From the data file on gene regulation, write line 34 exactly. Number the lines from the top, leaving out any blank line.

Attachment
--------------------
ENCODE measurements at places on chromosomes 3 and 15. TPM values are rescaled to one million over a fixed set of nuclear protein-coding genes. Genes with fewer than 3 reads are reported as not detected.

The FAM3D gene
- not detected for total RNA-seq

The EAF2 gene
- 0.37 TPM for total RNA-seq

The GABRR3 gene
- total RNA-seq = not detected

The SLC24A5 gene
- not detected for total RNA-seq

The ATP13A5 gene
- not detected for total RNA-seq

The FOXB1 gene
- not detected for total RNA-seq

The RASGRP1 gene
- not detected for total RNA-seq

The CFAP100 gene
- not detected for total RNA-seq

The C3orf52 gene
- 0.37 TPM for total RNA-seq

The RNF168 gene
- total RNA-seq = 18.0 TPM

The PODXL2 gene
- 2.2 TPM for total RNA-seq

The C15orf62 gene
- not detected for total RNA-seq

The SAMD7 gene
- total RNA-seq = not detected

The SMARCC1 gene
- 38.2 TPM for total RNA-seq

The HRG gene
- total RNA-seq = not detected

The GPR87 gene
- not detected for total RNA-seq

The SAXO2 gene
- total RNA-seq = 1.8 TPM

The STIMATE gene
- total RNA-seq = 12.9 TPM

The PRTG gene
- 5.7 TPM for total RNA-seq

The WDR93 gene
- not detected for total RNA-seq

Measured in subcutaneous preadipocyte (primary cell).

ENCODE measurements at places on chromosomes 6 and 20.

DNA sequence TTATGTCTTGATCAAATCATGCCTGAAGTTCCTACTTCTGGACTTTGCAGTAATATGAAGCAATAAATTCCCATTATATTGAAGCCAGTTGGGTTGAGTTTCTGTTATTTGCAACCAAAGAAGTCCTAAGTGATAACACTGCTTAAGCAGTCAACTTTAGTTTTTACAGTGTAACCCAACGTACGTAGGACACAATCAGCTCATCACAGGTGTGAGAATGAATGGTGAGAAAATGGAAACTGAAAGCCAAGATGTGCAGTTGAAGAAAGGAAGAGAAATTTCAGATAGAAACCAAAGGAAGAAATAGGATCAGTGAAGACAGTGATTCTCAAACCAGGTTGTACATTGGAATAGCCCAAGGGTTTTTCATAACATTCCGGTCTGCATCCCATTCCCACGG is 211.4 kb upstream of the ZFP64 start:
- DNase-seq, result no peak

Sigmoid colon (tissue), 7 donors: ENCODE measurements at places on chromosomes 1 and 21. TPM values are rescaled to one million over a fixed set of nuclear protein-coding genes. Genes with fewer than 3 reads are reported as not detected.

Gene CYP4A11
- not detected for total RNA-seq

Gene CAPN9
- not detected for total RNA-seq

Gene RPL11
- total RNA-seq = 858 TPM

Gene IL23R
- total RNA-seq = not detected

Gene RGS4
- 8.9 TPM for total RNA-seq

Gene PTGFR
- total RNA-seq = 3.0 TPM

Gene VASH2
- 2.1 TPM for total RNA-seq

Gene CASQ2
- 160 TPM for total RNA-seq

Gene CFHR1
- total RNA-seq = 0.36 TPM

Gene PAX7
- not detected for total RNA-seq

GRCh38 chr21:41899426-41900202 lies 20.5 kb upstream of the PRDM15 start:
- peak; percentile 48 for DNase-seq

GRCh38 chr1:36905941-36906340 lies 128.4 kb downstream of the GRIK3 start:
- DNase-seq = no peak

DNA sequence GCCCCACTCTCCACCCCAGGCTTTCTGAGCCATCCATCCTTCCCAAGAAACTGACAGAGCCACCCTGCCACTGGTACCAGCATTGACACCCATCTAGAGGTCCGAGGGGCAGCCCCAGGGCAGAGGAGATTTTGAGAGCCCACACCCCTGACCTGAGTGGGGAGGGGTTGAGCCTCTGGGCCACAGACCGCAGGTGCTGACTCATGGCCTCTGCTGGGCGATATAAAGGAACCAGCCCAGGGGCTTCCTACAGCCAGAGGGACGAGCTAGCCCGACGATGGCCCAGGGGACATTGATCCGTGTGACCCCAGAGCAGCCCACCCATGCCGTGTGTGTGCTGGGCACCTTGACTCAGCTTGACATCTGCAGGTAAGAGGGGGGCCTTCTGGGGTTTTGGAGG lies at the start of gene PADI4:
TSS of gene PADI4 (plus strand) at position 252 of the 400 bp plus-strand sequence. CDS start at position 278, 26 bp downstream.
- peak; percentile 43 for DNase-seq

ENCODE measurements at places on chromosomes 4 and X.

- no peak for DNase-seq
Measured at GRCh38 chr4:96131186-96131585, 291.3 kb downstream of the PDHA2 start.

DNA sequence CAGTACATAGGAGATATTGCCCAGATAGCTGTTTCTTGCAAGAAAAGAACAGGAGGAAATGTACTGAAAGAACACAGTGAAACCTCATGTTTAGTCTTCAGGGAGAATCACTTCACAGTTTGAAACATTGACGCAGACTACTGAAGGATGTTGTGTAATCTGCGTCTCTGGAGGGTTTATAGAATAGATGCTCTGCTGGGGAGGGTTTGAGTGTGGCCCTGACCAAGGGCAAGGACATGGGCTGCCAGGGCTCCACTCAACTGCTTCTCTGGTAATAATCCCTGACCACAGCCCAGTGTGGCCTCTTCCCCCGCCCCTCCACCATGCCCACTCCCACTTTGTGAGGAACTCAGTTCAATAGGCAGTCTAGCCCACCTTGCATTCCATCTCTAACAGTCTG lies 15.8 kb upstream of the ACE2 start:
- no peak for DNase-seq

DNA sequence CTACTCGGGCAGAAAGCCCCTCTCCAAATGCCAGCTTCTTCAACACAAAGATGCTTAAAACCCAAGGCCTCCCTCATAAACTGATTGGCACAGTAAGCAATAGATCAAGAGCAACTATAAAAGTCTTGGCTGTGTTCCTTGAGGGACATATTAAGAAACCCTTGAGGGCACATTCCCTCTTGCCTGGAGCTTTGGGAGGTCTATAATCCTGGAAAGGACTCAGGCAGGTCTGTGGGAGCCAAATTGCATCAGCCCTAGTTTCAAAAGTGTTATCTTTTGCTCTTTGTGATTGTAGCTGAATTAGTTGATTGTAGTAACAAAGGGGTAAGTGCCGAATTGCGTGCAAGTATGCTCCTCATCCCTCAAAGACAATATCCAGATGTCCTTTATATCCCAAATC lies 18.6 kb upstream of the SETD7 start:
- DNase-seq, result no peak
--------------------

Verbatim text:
The SAXO2 gene